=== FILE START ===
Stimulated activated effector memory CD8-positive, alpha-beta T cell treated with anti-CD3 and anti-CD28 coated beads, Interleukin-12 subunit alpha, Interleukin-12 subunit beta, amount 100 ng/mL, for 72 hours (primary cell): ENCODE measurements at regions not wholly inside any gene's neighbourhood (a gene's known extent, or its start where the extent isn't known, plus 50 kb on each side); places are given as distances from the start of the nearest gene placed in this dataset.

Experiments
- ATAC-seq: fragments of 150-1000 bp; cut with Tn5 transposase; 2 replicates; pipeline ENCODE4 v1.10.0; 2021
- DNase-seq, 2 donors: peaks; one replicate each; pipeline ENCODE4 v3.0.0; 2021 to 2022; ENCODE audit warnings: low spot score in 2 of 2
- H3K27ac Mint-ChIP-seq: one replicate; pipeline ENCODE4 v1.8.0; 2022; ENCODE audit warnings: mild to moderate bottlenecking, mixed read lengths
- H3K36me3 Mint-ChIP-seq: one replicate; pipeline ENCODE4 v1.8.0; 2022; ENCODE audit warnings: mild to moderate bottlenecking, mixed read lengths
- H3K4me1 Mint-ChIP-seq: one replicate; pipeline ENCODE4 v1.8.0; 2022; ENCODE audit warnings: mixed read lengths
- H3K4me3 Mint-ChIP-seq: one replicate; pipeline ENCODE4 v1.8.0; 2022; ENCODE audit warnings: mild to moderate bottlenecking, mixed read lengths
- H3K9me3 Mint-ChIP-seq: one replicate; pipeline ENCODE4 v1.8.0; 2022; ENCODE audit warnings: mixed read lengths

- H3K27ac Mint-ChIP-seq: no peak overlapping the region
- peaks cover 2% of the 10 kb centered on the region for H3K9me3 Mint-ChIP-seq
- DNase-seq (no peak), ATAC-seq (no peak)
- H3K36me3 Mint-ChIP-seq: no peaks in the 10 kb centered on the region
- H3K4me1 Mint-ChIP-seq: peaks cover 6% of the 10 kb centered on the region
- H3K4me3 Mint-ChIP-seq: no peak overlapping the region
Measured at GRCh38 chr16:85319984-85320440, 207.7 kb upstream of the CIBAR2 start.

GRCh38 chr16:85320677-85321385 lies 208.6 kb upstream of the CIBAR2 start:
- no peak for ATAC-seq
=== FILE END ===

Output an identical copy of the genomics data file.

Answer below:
Stimulated activated effector memory CD8-positive, alpha-beta T cell treated with anti-CD3 and anti-CD28 coated beads, Interleukin-12 subunit alpha, Interleukin-12 subunit beta, amount 100 ng/mL, for 72 hours (primary cell): ENCODE measurements at regions not wholly inside any gene's neighbourhood (a gene's known extent, or its start where the extent isn't known, plus 50 kb on each side); places are given as distances from the start of the nearest gene placed in this dataset.

Experiments
- ATAC-seq: fragments of 150-1000 bp; cut with Tn5 transposase; 2 replicates; pipeline ENCODE4 v1.10.0; 2021
- DNase-seq, 2 donors: peaks; one replicate each; pipeline ENCODE4 v3.0.0; 2021 to 2022; ENCODE audit warnings: low spot score in 2 of 2
- H3K27ac Mint-ChIP-seq: one replicate; pipeline ENCODE4 v1.8.0; 2022; ENCODE audit warnings: mild to moderate bottlenecking, mixed read lengths
- H3K36me3 Mint-ChIP-seq: one replicate; pipeline ENCODE4 v1.8.0; 2022; ENCODE audit warnings: mild to moderate bottlenecking, mixed read lengths
- H3K4me1 Mint-ChIP-seq: one replicate; pipeline ENCODE4 v1.8.0; 2022; ENCODE audit warnings: mixed read lengths
- H3K4me3 Mint-ChIP-seq: one replicate; pipeline ENCODE4 v1.8.0; 2022; ENCODE audit warnings: mild to moderate bottlenecking, mixed read lengths
- H3K9me3 Mint-ChIP-seq: one replicate; pipeline ENCODE4 v1.8.0; 2022; ENCODE audit warnings: mixed read lengths

- H3K27ac Mint-ChIP-seq: no peak overlapping the region
- peaks cover 2% of the 10 kb centered on the region for H3K9me3 Mint-ChIP-seq
- DNase-seq (no peak), ATAC-seq (no peak)
- H3K36me3 Mint-ChIP-seq: no peaks in the 10 kb centered on the region
- H3K4me1 Mint-ChIP-seq: peaks cover 6% of the 10 kb centered on the region
- H3K4me3 Mint-ChIP-seq: no peak overlapping the region
Measured at GRCh38 chr16:85319984-85320440, 207.7 kb upstream of the CIBAR2 start.

GRCh38 chr16:85320677-85321385 lies 208.6 kb upstream of the CIBAR2 start:
- no peak for ATAC-seq